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top 10 facts about poverty in Greece
Although Greece may be known for its crystal clear blue waters, luxurious islands and fascinating ancient architecture, it is currently going through one of its greatest economic crises in Greek history. Here are the top 10 facts about poverty in Greece:

Top 10 Facts about Poverty in Greece

  1. Europe measures poverty using a metric called “relative poverty”: According to diaNEOsis Research and Policy Institute, people who live in relative poverty “have income that is lower than a set percentage of the economy’s median income. In Europe, the relative poverty threshold is currently set at 60 percent of median income”.
  2. Between 2011 and 2015, the relative poverty population increased by more than 1 percent.
  3. The percentage of the total population living in extreme poverty has rapidly increased in the past decade. Extreme poverty in Greece can range from 182 euros per month for a single member suburban or rural household, to 905 euros per month for parents with two children living in Athens and paying rent. In 2009, the percentage of the population in Greece living in extreme poverty was about 2.2 percent. In 2011, the percentage was 8.9. In 2015, extreme poverty levels stood at about 15 percent.
  4. Jobs are especially difficult to find for young people living in Greece. Half of the people between the ages of 15 and 25 are out of work. In some areas of Western Greece, youth unemployment is over 60 percent.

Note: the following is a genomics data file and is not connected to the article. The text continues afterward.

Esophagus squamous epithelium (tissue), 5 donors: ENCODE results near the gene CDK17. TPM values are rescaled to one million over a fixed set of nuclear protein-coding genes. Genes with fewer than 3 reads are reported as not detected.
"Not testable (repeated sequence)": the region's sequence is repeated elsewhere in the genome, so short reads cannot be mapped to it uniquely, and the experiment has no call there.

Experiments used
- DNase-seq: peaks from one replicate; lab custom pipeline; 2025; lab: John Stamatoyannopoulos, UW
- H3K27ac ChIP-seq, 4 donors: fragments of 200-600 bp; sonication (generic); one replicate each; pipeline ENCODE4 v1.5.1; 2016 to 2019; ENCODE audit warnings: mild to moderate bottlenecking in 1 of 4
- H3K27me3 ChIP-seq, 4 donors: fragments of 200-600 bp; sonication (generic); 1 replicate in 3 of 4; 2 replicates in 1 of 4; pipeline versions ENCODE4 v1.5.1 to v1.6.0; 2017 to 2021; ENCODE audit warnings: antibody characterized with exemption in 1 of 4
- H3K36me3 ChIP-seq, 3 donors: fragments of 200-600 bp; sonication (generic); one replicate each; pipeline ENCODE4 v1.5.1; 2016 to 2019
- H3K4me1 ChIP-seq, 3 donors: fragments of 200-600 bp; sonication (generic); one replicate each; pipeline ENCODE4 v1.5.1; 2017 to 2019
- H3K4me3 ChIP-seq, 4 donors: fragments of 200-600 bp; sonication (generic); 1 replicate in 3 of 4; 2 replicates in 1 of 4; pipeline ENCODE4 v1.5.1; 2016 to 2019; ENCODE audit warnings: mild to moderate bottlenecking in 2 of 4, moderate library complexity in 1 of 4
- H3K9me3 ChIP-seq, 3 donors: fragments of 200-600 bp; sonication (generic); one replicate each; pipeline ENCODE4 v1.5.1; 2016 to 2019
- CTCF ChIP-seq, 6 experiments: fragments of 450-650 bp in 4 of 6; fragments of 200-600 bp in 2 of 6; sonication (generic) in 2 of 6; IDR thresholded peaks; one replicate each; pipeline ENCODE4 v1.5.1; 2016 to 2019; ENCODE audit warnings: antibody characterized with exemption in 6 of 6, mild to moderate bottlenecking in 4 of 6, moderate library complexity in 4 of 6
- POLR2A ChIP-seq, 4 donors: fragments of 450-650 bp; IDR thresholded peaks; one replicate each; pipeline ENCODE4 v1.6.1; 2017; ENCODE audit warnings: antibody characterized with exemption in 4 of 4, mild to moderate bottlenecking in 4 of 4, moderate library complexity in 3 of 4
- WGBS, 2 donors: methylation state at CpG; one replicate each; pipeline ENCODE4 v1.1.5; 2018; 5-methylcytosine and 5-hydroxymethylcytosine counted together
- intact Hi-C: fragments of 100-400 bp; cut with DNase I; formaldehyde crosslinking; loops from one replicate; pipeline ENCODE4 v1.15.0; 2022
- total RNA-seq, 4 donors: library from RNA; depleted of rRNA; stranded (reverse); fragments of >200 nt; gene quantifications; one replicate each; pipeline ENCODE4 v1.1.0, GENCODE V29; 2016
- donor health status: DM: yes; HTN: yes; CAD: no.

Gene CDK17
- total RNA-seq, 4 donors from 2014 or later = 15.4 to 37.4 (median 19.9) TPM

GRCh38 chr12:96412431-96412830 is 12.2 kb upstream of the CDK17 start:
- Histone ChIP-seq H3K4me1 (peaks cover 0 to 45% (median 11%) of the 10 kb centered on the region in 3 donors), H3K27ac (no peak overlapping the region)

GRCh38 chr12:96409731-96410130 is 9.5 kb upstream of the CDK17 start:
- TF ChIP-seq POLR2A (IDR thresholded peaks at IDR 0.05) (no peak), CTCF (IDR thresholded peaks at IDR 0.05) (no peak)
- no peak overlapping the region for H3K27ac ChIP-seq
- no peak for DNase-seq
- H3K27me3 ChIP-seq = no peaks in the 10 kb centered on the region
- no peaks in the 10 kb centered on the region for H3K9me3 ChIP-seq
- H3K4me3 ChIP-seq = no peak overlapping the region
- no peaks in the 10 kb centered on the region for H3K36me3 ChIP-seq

5. Between 2008 and 2016, nearly half a million Greeks left the country. A year before Greece’s debt crisis arose, an exodus began. The main motive of the emigres was to find work.
  6. The Prime Minister of Greece, Alexis Tsipras, wants to raise the minimum wage in Greece. According to a New York Times article, Tsipras “has vowed to reverse some of the harshest austerity after August. He wants to raise the minimum wage and possibly restore unions’ collective bargaining power, which was cut under the terms of the bailouts”.
  7. Greece’s Red Cross provides various services to those in need all over Greece. The Hellenic Red Cross has 75 offices and 42 committees. Their work includes centers for social support and integration of refugees, free vaccinations for infants and children, health services and education programs, housing assistance for the homeless and much more.
  8. One of the nonprofits in Greece called Boroume (which translates to “we can” in Greek) serves over 20,000 meals a day to those in need and helps to reduce food waste while increasing the food supply in over 80 locations in Greece. Boroume has provided those in need over 20 million meals since 2011 and has a team of over 700 volunteers. The organization has also saved and distributed over 100 tons of fresh vegetables and fruits.
  9. By April 2018, there were over 51,000 migrants and refugees in Greece. Many of the Syrian refugees paid smugglers to help them cross the Aegean sea to get to Greece. They arrived on the island of Lesbos in Greece where they were not permitted to leave until their requests for asylum were processed. If granted asylum, the refugees were allowed to go to mainland Greece and live in either subsidized housing or a refugee camp.
  10. The Hellenic Red Cross provides cash assistance to refugees stranded in Greece. They help asylum seekers to buy necessities such as food, clothing and medicine. By December 2017, the Hellenic Red Cross had helped 2,750 people.